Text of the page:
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Cancer, Patient Care

From the Scope archives: Asking the hardest questions/Talking with doctors while terminally ill

Last September, Scope/Inspire contributor Jessica Rice wrote about her experience being diagnosed with terminal lung cancer; as a follow-up to Rice’s piece, one of our physicians shared her thoughts on communicating with seriously ill patients. Rice, who also chronicled her journey on http://stageiv.wordpress.com, passed away last Friday. We’re re-publishing this entry in her memory.

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Since becoming ill, I’ve learned that I have the innate ability to make doctors very uncomfortable – squirmy, even. It’s surprising because I had assumed medical professionals with decades of experience have fielded every possible question a patient might ask.

But I suppose I’m not a typical patient. In November 2011, I was diagnosed with stage IV lung cancer (bronchioloalveolar carcinoma, a subset of adenocarcinoma) with extensive spread to the mediastinal and hilar lymph nodes. At the ripe old age of 30, I joined a very exclusive club of young, non-smoking women with this rare cancer.

What I’m discussing with these doctors is no picnic. While there’s a sprinkling of terminally ill 30-somethings out there, we’re not a common sight in most oncology offices.

My biopsies were immediately tested for genetic mutation and found to be ALK+. Crizotinib had received FDA approval a few months earlier, so it was the logical first course of action. The pill was successful for three months before two things happened: toxicity set in, and my cancer grew resistant. Next, I tried two different chemo cocktails; both failed. I joined the LDK378 trial in November 2012 and had an excellent response. Unfortunately I experienced very painful side effects which led to dose reductions below protocol. I was likely getting booted from the trial and taking a break when I had a seizure this past June.

My MRI showed five brain tumors, along with small lesions I affectionately termed “brain lint.” After two CyberKnife sessions, a few tumors shrank, a couple grew, and five more sprouted from that innocent looking brain lint. It was time for whole brain radiation.

Through all this I’ve worked with more than a half-dozen doctors and surgeons. Some have impressed me, a couple seemed lacking in one area or another, and one even managed to capture my heart. Regardless, I’ve unintentionally made all of them uncomfortable at one time or another.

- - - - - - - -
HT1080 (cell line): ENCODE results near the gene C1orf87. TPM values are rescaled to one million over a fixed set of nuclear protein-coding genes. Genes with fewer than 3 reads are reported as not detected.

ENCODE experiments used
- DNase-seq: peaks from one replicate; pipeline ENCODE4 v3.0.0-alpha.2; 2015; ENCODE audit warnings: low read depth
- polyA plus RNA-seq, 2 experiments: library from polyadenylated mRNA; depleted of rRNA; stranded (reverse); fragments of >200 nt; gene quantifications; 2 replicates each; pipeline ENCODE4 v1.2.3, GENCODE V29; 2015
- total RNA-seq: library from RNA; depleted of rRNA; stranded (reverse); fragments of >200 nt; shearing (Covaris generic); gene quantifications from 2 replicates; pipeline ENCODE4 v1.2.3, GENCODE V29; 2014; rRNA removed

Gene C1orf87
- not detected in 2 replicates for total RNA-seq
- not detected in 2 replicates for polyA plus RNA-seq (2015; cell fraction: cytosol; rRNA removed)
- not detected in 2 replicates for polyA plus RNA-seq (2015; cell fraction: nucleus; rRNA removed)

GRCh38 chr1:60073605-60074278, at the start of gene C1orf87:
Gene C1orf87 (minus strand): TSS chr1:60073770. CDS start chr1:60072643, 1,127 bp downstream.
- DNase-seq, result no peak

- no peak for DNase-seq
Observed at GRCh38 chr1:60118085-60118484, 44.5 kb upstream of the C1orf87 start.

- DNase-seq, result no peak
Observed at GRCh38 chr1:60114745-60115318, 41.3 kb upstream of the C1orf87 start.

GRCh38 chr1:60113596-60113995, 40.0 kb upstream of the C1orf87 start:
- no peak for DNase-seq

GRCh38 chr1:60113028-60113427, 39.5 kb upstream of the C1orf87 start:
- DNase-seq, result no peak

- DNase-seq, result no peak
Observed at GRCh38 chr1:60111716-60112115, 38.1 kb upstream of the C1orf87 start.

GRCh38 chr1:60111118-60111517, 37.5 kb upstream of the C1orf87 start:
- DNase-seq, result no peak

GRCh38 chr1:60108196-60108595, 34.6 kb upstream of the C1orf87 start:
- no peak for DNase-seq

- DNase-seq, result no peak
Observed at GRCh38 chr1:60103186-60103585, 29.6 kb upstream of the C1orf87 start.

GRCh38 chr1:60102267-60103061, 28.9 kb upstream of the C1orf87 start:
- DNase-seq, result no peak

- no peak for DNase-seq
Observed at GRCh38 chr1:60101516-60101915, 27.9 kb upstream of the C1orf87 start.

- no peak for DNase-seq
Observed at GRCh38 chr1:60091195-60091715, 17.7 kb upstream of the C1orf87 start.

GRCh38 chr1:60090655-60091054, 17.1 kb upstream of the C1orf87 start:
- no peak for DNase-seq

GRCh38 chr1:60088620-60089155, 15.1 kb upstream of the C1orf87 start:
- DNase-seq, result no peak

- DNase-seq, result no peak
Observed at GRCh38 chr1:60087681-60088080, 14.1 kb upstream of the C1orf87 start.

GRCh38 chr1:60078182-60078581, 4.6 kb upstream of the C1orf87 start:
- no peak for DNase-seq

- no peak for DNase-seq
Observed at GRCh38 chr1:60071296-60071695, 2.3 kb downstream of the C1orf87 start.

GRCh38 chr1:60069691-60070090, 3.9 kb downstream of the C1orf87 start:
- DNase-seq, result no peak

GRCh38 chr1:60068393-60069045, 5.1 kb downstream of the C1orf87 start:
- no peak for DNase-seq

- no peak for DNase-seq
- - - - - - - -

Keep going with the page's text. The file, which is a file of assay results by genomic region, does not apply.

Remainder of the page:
It could be my tough questions.

I consider myself a down-to-earth, logical creature; looking at the facts and hearing the truth is strangely comforting to me. This is why I recently asked, “What will dying be like if it’s the brain tumors that kill me? Will it be sudden, like a seizure with an uncontrollable brain bleed?” I had asked this question long ago in relation to lung cancer, but it now seems more likely that the brain tumors will lead to my demise.

The chemistry I have with my primary oncologist is spot-on, and though my questions may still make him uneasy, he has adapted well. For this one, he started, “I can’t believe I’m going to say this…” and then answered every single follow-up question I had. Sadly, most cancer deaths are drawn out and painful, and I don’t think most people are prepared to hear the details. I wanted to know, though, and my doctor didn’t spare me.

I also think it’s sometimes not what I ask that can rattle physicians – but how. I’m very direct, and perhaps I don’t get as emotional during appointments as others expect. This led to a recent awkward encounter where a doctor literally stopped and stared at me in an odd moment of silence. I quickly wrapped up the visit, but I could tell he was disturbed by my demeanor. Maybe he didn’t think I cried enough. Or perhaps I seemed too resigned to what was happening to me.

Let’s face it – what I’m discussing with these doctors is no picnic. While there’s a sprinkling of terminally ill 30-somethings out there, we’re not a common sight in most oncology offices. And my presence alone might make some uncomfortable.

So, which of my three theories is correct? Is my directness off-putting? Does my logical approach confuse doctors who are expecting an emotional young woman? Or is it that my presence alone makes them sad? It could be all of those things, or a combination for some, but it may also be that even the most seasoned professionals hate facing the ugliest truths about cancer.

We all want to believe our doctors are stronger and better prepared for our fate than we are, but that’s just not the case. As patients we must seek out the physician that can not only listen – but also answer with as much honesty as we seek.

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